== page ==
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Betrayal Brings Family to the Brink in Blackstock's New Novel


In the second installment of her Moonlighters series, Distortion (Zondervan/March 11, 2014/ISBN: 978-0310283140/$14.99), author Terri Blackstock explores the deadly consequences a husband’s lies can bring upon on his family.

When Juliet Cole’s husband of fifteen years is gunned down in a dark parking lot before her eyes, she thinks it was a random shooting. Devastated and traumatized, she answers hours of questioning. When she’s finally allowed to return home to break the news to her boys, she hears a voicemail that takes the situation from a random shooting to a planned, deliberate attack. “Mrs. Cole, we know you have access to the supply and the money. If you don’t turn fifty million over to us and give us the codes, then you’ll be burying more family members.” Suddenly, Juliet realizes that she and her children are in danger.

She teams up with her sisters and PI Michael Hogan to dig into the sham Bob has been living for years. The more she learns, the worse the betrayal. A drug trafficking history, a fortune in cash, and a secret family all emerge to turn Juliet’s belief system on its head, and threaten the things she loves. Are she and her sisters skilled enough as sleuths to get to the truth?

Q: Where did you get the idea for Distortion?

My husband and I were returning a U-Haul truck one night after moving, and the rental store was in a scary area. As my husband walked through the dark parking lot to return the key, I worried someone would mug him. My suspense writer’s mind wouldn’t let go of that, and by the time we were home, I had “experienced” his murder and plotted out who killed him and why. (Poor Ken!)

Q: It doesn’t take long for tragedy to strike in Distortion, and we see a variety of responses from the characters. How does faith shape the way we should respond when those unthinkable moments happen?

In the Moonlighters Series, I have three sisters—a blogger, a stay-at-home Mom, and a ne’er-do-well taxi driver. They are each on different faith walks as a result of something that happened in their childhood. But Juliet, the oldest sister (the stay-at-home mom), has the deepest faith. She sees everything that happens through the filter of God’s love. But when her life begins to fall apart and her husband’s lies are apparent, she has trouble lining up reality with what she’s always believed. But her faith doesn’t rest on her circumstances. It rests on God, who sees around corners and over hills, who has her best interests at heart, even when it seems that he’s forgotten her. Ultimately that faith is what drives her.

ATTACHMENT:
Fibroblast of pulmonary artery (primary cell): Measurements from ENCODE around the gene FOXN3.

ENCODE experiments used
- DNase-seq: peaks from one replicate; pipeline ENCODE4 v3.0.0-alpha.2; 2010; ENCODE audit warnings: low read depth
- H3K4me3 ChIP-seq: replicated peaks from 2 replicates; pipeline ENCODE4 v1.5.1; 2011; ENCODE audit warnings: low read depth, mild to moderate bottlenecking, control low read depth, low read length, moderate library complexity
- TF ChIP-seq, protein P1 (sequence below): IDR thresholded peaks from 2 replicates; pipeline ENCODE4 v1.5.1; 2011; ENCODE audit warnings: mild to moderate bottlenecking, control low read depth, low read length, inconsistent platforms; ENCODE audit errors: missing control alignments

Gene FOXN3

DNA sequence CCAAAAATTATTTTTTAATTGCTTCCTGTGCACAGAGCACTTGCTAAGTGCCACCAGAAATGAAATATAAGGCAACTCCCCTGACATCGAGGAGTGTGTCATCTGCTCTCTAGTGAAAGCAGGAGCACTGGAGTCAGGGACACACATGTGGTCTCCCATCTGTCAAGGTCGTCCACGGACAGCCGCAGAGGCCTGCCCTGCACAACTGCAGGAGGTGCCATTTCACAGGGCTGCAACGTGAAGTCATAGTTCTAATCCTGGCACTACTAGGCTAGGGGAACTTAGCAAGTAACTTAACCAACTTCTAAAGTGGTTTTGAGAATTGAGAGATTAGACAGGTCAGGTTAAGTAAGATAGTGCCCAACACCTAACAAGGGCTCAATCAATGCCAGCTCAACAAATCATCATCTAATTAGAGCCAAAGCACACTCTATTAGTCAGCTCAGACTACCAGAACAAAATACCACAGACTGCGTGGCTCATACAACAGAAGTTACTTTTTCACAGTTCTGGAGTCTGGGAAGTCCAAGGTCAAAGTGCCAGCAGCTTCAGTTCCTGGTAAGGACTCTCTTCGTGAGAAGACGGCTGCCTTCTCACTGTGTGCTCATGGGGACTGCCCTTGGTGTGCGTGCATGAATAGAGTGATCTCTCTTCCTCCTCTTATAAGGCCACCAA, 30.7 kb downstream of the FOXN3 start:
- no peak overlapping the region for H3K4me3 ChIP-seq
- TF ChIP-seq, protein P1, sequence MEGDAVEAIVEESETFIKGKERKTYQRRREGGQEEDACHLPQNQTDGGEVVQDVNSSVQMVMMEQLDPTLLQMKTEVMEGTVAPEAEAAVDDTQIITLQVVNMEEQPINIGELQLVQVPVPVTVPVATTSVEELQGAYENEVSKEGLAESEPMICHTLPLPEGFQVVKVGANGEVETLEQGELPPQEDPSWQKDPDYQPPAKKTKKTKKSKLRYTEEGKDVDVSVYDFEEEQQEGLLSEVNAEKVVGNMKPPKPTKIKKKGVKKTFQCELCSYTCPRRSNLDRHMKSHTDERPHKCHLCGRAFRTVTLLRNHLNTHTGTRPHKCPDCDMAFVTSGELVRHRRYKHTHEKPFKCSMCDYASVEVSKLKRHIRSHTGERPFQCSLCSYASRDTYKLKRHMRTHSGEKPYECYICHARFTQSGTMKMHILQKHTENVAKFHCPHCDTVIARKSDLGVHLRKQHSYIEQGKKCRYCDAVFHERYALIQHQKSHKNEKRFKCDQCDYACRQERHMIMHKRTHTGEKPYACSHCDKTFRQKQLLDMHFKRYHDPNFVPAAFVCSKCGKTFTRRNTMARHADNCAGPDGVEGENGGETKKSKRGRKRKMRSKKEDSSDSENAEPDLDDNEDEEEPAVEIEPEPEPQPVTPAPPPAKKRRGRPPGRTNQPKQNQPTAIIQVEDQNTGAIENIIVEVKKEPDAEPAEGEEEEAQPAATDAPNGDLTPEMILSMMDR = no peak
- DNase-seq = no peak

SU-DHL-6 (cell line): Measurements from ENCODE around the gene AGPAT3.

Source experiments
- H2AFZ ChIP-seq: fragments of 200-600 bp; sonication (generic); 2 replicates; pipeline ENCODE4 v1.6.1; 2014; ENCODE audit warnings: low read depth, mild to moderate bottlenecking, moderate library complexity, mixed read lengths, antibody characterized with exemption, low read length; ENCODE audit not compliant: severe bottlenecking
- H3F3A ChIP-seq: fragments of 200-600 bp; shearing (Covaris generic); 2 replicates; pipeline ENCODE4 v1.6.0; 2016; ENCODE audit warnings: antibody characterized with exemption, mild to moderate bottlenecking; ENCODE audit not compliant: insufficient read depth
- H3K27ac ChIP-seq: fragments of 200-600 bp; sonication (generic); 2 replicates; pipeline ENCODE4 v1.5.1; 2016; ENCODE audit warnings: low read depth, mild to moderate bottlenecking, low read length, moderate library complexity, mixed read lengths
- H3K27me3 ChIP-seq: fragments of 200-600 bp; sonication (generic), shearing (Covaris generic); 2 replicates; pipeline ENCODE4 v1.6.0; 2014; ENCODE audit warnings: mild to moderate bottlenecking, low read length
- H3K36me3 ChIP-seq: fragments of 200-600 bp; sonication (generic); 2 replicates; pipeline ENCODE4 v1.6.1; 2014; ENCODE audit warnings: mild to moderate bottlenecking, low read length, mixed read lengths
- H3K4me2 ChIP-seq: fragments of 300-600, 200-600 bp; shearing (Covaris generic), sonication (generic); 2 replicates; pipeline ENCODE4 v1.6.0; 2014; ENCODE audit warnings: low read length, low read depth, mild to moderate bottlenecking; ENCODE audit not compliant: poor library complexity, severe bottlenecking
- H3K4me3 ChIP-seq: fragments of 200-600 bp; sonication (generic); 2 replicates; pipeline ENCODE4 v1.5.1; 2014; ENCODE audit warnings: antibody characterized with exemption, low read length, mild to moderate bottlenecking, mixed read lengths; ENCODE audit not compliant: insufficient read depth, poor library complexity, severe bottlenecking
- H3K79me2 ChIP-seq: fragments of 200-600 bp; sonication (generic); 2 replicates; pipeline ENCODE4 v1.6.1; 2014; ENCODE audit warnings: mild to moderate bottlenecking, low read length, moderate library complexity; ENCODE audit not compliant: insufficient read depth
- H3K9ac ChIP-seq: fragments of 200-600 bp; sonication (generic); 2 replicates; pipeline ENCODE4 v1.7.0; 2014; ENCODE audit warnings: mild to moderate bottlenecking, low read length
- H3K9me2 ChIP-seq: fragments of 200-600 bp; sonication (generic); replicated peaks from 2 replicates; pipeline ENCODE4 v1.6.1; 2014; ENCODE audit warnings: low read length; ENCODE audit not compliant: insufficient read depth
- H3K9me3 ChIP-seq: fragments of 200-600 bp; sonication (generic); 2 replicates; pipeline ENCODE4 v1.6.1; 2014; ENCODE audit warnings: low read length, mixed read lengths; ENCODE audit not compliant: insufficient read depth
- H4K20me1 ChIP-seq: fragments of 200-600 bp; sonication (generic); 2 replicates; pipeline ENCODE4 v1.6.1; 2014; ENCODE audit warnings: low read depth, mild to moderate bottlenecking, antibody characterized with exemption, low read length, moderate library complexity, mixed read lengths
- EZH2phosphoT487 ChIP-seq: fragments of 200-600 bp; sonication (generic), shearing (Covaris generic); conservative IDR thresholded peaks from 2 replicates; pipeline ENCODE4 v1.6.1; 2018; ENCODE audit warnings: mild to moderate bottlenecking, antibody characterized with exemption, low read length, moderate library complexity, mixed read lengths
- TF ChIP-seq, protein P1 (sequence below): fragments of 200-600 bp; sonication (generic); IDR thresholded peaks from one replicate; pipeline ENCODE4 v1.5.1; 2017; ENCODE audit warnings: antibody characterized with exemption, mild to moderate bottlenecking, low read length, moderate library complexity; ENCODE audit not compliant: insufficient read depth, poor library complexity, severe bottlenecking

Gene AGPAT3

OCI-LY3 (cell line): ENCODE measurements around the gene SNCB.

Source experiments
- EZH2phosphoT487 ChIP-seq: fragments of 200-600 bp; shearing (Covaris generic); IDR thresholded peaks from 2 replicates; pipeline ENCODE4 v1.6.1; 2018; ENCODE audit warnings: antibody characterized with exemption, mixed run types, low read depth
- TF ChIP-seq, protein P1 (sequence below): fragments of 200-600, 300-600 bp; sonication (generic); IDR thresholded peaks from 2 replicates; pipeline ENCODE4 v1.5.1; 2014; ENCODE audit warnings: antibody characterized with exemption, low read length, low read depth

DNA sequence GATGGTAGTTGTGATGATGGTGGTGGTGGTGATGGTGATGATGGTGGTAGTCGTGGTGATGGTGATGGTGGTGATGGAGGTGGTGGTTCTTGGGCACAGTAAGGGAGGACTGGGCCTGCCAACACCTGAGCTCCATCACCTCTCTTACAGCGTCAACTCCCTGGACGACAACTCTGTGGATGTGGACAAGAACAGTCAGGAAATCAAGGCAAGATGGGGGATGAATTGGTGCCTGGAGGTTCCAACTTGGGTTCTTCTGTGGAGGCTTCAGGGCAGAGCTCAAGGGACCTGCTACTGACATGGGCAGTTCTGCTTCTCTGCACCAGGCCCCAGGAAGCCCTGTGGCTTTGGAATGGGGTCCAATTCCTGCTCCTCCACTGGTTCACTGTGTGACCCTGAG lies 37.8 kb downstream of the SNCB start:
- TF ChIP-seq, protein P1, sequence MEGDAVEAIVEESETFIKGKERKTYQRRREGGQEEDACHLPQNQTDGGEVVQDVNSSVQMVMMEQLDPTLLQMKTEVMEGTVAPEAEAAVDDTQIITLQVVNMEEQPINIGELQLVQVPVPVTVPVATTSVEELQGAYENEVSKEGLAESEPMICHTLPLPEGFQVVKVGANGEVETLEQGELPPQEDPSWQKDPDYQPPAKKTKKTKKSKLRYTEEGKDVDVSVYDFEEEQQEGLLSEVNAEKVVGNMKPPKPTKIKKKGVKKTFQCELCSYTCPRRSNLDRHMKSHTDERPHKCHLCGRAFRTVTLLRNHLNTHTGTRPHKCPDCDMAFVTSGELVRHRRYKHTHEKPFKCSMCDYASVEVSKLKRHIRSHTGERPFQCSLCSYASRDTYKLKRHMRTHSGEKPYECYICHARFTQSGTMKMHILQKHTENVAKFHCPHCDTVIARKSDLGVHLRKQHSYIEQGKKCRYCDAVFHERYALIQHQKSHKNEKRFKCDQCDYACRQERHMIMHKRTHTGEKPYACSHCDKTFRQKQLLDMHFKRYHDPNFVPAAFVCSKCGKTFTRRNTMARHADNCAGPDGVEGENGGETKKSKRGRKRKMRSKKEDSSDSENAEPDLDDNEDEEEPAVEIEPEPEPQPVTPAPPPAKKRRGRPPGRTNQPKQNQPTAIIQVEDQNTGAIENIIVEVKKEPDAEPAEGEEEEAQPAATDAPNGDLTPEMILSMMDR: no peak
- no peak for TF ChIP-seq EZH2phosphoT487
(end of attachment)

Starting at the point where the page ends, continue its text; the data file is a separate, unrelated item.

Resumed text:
Q: Juliet Cole thought she knew her husband. But after his death and secrets are revealed, Juliet questions everything. What do you want readers to learn from their relationship?

I want readers to rehearse that day when everything shatters, and think through what they will hang onto when that happens. Will they become bitter and angry and raise their fists to God, or will they reach for him like a child reaches for his father, and trust in His love? Bad days will come for each one of us, and the more we’ve thought these things through ahead of time, the better prepared we’ll be when tragedy strikes or struggles emerge in our lives.

Q: Betrayal doesn’t just impact a marriage. It affects the children as well. How much should children know about the challenges their parents face?

At first, Juliet tries to keep the darkest aspects of her husband’s death from her children, but it’s impossible because it’s all over the internet and the news. I think you have to pray a lot about how to break bad news to them, and take your own defensiveness and ego out of it. Your main concern should be, “How can I tell them in a way that leaves them with hope and security?”

Q: What can we expect to see from you in the near future?

I’ve just finished the third book in the Moonlighters Series, and we’ve started the editorial process on that. I’m not entirely sure what the final title is going to be, so I’d better not give you one. Meanwhile, I’ve begun work on my next series. I’ve had this character walking around in my head for a few years, and I was chomping at the bit to get to her story. I think readers will really like it. I don’t have a title yet—at least not one that will stick. But if readers want to stay informed, they can sign up for my email updates at

To learn more about Terri Blackstock, visit her website or become a fan on Facebook.

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